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A study of upper lip protrusion in French Cowan, Helen A.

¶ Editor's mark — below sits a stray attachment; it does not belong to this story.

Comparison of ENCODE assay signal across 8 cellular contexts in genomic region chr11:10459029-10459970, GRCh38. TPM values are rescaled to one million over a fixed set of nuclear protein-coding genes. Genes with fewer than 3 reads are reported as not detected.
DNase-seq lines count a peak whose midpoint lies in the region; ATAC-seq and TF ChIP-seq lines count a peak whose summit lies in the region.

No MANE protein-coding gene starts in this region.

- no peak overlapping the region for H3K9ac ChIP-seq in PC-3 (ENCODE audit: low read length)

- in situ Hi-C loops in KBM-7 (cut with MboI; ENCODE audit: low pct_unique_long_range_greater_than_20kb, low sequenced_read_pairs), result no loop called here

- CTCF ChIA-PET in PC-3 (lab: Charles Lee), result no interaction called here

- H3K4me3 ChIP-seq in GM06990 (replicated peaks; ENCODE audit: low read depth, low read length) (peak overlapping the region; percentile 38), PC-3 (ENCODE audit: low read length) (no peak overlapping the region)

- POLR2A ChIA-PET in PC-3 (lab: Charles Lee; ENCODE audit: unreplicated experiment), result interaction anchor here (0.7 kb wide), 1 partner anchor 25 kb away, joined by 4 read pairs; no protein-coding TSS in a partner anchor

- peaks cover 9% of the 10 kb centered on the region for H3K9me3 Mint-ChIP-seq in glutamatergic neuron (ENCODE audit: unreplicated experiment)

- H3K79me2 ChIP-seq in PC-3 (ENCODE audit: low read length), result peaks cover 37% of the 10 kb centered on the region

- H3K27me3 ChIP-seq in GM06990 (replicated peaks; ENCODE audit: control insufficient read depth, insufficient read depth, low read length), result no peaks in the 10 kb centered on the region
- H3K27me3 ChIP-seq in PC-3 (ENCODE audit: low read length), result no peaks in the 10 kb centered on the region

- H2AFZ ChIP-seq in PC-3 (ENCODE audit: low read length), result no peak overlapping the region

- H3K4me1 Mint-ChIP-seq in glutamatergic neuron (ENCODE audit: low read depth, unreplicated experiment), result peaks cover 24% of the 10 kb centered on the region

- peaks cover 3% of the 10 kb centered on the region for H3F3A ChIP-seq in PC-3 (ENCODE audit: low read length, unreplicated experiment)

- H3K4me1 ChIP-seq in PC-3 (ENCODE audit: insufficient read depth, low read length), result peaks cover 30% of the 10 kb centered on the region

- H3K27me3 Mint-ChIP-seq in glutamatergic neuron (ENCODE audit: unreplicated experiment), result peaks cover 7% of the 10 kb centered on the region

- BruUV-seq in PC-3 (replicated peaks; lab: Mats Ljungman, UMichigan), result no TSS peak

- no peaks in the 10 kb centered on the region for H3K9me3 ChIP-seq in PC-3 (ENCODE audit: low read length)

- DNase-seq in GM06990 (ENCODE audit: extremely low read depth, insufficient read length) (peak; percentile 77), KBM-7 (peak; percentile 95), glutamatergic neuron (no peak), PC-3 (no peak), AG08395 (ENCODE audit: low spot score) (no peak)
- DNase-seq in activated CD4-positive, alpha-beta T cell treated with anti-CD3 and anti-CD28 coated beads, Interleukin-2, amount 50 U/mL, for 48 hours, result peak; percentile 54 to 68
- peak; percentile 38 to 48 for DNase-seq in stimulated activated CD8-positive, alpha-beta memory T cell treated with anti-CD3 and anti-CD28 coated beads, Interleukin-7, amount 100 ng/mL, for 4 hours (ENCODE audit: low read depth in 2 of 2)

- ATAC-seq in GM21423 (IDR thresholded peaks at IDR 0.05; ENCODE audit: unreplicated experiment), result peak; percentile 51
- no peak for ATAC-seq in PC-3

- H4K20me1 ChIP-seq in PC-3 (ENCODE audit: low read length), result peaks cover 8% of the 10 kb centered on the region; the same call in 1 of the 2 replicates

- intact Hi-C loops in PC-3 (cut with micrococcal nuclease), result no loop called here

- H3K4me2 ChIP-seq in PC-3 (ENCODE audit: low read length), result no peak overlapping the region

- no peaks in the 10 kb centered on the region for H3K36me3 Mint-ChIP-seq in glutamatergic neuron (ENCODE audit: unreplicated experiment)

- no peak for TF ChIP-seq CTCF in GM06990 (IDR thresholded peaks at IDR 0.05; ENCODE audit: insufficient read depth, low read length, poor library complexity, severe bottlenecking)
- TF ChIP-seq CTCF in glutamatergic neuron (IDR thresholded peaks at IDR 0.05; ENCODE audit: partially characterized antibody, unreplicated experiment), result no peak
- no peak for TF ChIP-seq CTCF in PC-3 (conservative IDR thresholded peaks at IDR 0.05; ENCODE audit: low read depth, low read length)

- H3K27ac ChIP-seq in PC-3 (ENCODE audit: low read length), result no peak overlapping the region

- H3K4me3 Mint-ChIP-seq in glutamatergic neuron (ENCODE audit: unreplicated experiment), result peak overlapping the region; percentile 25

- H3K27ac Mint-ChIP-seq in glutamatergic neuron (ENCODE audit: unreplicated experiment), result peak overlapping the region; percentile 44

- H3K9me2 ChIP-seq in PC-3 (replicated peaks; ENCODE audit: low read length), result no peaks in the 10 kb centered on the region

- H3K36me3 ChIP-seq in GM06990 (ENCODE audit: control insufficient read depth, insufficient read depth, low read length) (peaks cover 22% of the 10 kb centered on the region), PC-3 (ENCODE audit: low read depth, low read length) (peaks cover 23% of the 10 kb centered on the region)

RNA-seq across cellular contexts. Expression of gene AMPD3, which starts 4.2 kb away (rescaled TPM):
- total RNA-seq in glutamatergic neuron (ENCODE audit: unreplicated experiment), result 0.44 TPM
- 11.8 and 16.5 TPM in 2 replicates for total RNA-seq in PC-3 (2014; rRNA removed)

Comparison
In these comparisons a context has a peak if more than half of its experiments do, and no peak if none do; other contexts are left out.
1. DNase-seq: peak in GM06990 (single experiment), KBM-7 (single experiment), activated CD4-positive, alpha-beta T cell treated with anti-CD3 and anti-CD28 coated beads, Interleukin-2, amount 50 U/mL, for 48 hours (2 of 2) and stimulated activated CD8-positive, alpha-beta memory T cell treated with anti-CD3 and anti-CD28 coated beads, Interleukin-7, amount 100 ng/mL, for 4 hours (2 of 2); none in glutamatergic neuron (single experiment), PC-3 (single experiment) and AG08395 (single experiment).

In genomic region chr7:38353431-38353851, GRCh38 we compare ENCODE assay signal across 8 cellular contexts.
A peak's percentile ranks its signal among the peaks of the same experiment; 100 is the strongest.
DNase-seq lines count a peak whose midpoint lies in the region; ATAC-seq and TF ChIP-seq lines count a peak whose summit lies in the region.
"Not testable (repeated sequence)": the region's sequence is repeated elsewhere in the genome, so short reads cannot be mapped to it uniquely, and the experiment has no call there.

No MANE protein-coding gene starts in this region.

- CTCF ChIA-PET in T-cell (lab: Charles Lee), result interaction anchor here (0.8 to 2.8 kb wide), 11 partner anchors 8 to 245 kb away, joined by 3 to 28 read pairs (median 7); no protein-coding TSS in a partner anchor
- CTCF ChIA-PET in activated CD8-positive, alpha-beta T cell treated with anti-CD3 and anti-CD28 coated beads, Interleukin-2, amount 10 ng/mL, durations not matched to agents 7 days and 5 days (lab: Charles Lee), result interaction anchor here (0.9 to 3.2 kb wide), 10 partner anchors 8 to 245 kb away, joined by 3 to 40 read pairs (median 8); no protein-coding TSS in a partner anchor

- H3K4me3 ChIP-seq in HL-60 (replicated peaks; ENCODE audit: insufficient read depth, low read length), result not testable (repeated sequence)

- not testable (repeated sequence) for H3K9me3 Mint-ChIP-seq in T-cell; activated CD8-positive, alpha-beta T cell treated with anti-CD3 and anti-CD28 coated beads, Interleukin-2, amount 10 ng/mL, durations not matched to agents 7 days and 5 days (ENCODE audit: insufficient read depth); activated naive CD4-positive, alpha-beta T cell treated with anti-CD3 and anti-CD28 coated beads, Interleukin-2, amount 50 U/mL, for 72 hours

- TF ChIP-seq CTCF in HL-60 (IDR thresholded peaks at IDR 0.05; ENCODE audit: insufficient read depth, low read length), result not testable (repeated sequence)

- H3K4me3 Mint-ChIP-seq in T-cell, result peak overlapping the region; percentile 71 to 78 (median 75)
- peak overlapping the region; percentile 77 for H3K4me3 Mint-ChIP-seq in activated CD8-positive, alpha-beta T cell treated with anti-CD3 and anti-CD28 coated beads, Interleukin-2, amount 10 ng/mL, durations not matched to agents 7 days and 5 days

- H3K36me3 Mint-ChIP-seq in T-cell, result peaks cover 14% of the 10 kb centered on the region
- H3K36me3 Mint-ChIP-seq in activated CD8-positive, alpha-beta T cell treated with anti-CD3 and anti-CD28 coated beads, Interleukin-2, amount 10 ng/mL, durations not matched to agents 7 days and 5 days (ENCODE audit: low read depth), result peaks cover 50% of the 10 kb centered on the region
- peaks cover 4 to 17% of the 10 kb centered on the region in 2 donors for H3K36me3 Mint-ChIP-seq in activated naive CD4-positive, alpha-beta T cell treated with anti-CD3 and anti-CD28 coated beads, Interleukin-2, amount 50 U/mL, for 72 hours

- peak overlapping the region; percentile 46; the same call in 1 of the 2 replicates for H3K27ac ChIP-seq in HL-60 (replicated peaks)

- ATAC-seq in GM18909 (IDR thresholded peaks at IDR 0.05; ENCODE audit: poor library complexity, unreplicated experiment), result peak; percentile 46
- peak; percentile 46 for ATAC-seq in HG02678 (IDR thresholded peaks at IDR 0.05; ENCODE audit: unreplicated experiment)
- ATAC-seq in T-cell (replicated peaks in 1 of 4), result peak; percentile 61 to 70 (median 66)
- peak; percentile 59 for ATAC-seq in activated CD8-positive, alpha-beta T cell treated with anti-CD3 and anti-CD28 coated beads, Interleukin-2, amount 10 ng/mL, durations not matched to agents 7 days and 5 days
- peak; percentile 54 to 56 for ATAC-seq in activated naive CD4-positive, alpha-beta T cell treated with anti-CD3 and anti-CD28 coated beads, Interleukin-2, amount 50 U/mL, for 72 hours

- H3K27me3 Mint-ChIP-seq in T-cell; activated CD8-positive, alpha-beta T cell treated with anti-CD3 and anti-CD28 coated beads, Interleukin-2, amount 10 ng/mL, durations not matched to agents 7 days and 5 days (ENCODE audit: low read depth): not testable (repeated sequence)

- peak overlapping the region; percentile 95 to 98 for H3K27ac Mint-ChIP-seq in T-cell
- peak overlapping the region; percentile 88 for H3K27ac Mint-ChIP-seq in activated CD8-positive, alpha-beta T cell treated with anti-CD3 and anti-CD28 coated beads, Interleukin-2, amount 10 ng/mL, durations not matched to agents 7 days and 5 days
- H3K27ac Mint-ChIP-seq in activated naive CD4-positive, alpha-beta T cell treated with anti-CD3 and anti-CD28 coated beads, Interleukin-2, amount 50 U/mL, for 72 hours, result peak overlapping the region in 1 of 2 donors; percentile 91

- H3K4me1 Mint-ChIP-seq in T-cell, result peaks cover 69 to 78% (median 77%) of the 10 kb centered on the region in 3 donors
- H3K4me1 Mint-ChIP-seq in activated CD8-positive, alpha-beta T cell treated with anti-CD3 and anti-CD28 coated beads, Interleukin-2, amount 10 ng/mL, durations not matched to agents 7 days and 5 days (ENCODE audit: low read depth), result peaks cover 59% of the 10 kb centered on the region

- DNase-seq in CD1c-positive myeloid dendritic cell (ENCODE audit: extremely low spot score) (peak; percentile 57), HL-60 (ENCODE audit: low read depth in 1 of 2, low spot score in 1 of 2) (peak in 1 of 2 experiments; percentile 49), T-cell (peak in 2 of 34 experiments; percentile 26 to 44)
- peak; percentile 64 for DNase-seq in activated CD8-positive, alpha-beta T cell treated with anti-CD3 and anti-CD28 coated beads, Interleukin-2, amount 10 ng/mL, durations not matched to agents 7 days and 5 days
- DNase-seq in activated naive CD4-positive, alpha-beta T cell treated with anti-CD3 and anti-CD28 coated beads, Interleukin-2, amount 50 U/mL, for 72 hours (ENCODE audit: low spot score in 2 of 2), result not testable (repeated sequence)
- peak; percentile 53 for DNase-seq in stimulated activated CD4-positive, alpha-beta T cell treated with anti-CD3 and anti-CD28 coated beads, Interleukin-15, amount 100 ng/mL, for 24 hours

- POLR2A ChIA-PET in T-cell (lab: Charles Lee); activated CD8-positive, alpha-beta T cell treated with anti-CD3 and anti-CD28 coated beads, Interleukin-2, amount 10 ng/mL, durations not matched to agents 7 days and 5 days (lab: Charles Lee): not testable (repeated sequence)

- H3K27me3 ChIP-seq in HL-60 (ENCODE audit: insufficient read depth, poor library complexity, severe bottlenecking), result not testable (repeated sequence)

This study investigates upper lip protrusion during selected French utterances as produced by six native French speakers. A photocell, incorporated into a headpiece, was used to transduce upper lip movement into an electrical signal which was then amplified and displayed on a graphic recorder. Utterances included a) VCV utterances; b) utterances containing the consonant clusters /rstr/, /rskr/, /kstr/ and /strstr/; c) utterances containing the segments /i/ and /u/ in sequence or separated, in various combinations, by a consonant and/or word boundary; d) utterances produced with an increasing degree of emphatic stress; and e) utterances produced at an increasing rate. Three aspects of the protrusion gesture are examined: extent of protrusion, velocity, transition time, and the relations between them. Results indicate differences between these three measures for the production of /u/ as compared to /y/, as well as differences when upper lip movement is directed away from target protrusion position as compared to when it is directed toward target protrusion position. Results also indicate how the three measures are affected by the following: insertion of a consonant and/or word boundary between /i/ and /u/ in the /i/-/u/ utterances; increase in level of stress on the syllable containing the rounded vowel /u/; and increase in rate of speaking. This study also includes an attempt to determine onset of protrusion in a consonant cluster followed by a rounded vowel. It is hypothesized that the extent of coarticulation of upper lip protrusion might provide some useful information concerning a discrete unit in terms of which speech may be produced at the articulatory level. Results show that such a unit may be composed of either a VCC...V or CC...V group. The possibility of coarticulation of upper lip protrusion being language-dependent as well as the possibility of coarticulation patterns differing for the upper and lower lip is discussed. Results are also related to various models of speech production although they do not appear to strongly support any one model.

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